So why preach about it in church? Because there are countless lives that are broken by this sin, or living with unforgiven guilt, and unresolved grief, and these are at the heart of what the Gospel of Jesus Christ addresses. Along with that is the distinctive message of life’s value that comes from God’s Word. Women across the country who’ve undergone abortion procedures in the past are beginning to speak out and let their voice be heard through organizations like Silent No More Awareness Campaign, and a recent advertising effort called “Abortion Changes You.” I want to share with you one woman’s reflection about her experience with grief after abortion, and don’t worry, it’s not going to be graphic.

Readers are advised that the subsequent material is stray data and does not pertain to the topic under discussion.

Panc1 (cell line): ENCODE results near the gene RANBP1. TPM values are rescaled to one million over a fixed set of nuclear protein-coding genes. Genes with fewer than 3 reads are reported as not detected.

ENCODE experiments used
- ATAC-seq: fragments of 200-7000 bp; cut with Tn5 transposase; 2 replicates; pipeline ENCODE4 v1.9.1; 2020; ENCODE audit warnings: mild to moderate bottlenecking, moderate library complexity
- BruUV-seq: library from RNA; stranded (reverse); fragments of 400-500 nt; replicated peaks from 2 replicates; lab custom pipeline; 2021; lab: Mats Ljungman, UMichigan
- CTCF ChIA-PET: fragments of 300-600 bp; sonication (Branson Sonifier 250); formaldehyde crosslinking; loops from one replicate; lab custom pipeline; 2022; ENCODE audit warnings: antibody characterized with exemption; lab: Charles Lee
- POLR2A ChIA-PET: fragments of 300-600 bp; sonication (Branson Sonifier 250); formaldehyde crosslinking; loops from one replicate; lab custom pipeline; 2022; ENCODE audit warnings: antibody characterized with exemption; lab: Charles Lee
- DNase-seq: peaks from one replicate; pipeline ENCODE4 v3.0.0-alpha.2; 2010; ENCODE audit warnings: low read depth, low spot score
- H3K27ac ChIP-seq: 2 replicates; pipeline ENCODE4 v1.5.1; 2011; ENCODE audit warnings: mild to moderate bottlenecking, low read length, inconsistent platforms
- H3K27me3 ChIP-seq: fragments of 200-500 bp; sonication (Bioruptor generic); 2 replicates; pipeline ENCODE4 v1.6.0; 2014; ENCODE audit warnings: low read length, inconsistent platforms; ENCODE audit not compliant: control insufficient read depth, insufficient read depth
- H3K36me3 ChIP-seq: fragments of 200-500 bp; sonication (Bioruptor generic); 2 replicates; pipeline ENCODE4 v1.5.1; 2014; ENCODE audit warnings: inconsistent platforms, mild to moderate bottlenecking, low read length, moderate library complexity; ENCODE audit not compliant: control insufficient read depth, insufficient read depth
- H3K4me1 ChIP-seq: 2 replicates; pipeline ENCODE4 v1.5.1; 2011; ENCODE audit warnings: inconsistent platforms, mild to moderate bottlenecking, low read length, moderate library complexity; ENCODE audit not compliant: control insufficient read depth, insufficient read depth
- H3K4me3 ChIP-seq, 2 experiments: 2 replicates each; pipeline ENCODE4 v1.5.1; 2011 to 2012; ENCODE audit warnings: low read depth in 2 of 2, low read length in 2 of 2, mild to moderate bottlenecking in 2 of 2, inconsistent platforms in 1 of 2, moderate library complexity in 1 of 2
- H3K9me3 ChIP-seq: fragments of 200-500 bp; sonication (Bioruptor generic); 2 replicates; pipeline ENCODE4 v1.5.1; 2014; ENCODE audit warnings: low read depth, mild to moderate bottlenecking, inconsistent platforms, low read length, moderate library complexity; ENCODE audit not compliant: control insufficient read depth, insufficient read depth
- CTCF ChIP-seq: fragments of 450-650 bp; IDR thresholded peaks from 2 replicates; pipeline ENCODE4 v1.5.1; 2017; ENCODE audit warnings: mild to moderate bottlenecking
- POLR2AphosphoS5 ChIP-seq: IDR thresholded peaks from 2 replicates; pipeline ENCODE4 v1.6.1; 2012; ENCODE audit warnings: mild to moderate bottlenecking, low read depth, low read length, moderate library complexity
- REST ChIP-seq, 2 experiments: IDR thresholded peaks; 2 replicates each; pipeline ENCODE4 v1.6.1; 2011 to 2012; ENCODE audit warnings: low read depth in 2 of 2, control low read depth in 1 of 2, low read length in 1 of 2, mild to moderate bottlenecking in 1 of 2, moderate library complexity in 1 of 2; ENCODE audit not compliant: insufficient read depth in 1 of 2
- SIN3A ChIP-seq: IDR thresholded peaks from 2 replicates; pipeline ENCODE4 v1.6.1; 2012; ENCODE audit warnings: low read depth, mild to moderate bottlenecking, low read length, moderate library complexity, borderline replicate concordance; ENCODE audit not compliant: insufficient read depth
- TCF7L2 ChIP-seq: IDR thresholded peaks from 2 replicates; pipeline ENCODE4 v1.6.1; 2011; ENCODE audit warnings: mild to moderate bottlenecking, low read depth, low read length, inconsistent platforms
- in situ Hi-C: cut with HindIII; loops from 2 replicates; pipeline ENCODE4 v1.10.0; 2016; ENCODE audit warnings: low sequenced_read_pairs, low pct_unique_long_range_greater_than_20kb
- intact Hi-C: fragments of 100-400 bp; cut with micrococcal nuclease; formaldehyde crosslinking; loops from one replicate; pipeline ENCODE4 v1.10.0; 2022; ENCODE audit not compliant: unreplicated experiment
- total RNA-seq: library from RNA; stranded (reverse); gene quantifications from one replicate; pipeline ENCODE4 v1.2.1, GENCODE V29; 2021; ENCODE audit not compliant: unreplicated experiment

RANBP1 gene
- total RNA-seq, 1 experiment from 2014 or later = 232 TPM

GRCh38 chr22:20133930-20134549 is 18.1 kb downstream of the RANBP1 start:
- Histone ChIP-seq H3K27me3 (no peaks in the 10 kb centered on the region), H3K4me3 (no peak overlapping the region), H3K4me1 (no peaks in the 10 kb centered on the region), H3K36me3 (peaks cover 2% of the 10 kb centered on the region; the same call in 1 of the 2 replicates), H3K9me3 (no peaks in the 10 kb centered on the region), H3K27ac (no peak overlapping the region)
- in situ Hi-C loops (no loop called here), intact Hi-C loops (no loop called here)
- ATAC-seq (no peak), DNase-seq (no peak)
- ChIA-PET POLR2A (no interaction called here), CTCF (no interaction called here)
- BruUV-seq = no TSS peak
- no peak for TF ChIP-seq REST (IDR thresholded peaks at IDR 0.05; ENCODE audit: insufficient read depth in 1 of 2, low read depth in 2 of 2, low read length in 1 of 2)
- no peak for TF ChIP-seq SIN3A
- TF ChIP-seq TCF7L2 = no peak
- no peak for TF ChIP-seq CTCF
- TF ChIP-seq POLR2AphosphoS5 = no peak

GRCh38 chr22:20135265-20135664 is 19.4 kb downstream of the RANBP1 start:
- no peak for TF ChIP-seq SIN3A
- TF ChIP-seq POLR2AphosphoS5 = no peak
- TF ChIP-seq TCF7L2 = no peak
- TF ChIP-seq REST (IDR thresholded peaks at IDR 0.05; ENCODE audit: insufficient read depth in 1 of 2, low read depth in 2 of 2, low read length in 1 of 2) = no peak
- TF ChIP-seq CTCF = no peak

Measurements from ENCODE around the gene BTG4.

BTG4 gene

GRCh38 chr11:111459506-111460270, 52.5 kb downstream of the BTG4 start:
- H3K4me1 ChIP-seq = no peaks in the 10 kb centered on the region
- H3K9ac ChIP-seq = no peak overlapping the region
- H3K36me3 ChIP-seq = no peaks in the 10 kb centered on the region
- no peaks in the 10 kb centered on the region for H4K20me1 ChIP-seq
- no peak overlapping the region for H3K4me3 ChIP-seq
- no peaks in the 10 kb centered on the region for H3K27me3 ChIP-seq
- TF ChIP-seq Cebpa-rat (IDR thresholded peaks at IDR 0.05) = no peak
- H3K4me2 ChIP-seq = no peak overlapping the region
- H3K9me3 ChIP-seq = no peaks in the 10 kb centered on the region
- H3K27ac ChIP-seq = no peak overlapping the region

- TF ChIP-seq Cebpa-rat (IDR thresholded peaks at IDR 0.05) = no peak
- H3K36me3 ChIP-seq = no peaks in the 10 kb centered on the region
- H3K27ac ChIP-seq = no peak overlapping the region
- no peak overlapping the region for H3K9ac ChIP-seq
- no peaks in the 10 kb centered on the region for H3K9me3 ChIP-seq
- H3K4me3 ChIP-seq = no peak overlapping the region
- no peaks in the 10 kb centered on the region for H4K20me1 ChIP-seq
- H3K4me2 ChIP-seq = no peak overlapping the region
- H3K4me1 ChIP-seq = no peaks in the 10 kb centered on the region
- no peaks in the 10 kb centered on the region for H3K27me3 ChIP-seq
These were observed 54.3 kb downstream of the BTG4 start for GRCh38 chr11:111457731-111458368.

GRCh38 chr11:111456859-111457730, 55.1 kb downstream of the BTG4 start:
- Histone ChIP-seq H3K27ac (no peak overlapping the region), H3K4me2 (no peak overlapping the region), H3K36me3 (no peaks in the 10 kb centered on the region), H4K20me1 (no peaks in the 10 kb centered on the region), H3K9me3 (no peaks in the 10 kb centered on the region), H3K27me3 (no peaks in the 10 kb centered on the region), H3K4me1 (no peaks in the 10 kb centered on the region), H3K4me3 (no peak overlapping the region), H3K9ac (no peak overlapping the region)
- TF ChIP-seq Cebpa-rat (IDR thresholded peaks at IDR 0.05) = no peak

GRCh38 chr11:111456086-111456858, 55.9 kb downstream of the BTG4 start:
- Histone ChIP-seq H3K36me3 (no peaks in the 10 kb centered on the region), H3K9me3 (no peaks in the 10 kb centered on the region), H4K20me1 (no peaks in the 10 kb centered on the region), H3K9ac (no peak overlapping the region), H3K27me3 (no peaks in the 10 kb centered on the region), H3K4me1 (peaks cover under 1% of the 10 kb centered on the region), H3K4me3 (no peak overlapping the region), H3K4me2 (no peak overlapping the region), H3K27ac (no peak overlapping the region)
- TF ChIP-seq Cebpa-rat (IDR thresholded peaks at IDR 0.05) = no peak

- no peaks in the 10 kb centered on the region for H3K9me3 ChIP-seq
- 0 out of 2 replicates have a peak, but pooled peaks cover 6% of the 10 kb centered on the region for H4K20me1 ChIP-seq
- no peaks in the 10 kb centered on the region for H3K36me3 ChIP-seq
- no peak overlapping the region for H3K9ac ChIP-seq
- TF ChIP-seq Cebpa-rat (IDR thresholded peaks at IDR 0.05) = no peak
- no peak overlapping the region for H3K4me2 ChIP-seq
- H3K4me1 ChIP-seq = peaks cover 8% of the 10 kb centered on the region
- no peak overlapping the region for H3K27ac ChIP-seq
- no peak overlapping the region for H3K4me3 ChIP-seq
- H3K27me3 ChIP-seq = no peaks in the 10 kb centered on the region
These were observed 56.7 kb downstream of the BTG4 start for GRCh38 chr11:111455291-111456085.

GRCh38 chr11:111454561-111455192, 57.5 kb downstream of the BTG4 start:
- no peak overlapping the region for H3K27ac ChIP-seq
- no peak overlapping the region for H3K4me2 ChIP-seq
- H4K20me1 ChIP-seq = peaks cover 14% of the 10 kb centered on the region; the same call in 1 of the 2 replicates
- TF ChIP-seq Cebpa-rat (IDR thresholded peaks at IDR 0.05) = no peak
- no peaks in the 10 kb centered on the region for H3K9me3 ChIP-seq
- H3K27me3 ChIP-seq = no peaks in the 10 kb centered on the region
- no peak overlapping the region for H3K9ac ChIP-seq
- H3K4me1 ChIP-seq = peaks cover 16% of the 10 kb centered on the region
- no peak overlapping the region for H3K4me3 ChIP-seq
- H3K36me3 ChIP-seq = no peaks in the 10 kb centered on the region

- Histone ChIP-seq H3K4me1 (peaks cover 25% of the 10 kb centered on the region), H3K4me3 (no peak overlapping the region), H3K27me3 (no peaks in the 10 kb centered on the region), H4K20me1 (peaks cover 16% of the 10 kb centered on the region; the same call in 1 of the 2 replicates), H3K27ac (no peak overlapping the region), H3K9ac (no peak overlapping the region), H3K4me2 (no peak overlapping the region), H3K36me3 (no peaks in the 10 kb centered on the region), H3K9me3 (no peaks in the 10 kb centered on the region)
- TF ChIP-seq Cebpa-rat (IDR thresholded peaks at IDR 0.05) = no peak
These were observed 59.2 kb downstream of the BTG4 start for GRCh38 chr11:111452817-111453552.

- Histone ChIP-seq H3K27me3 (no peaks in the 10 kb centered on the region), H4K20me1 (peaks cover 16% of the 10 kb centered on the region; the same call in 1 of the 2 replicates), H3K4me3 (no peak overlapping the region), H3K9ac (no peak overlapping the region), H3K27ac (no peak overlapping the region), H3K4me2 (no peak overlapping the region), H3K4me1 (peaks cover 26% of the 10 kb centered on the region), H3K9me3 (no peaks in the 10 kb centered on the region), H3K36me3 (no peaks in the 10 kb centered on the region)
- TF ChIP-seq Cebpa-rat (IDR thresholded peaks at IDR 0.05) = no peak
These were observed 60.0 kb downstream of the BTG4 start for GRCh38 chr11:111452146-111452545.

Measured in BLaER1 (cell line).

She wrote: “I could not find solace from the haunting in my heart. This change within me was everywhere, and nothing I could do would let me escape. So I cried, and cried, and cried. As time passed, the nagging in my heart subsided periodically, as I worked to push those thoughts out of my mind. The efficiency of this tactic only lasted 2 years, until I finally decided to face the music and find healing. I know women who echo my words, some waiting 15 years or more before seeking restoration.” She continued to describe the healing process in this way: “It may be one of the toughest topics to face, but it is crucial for future success. When we don’t deal with issues in our lives, they can taint our future outlook, dreams, and desires. In facing the past, specifically abortion, one can grieve, heal, and move on to enjoy the life God has given them. God has forgiven repentant men and women for the act of abortion, but forgiveness is not healing. Men and women must walk through the process of tackling grief.”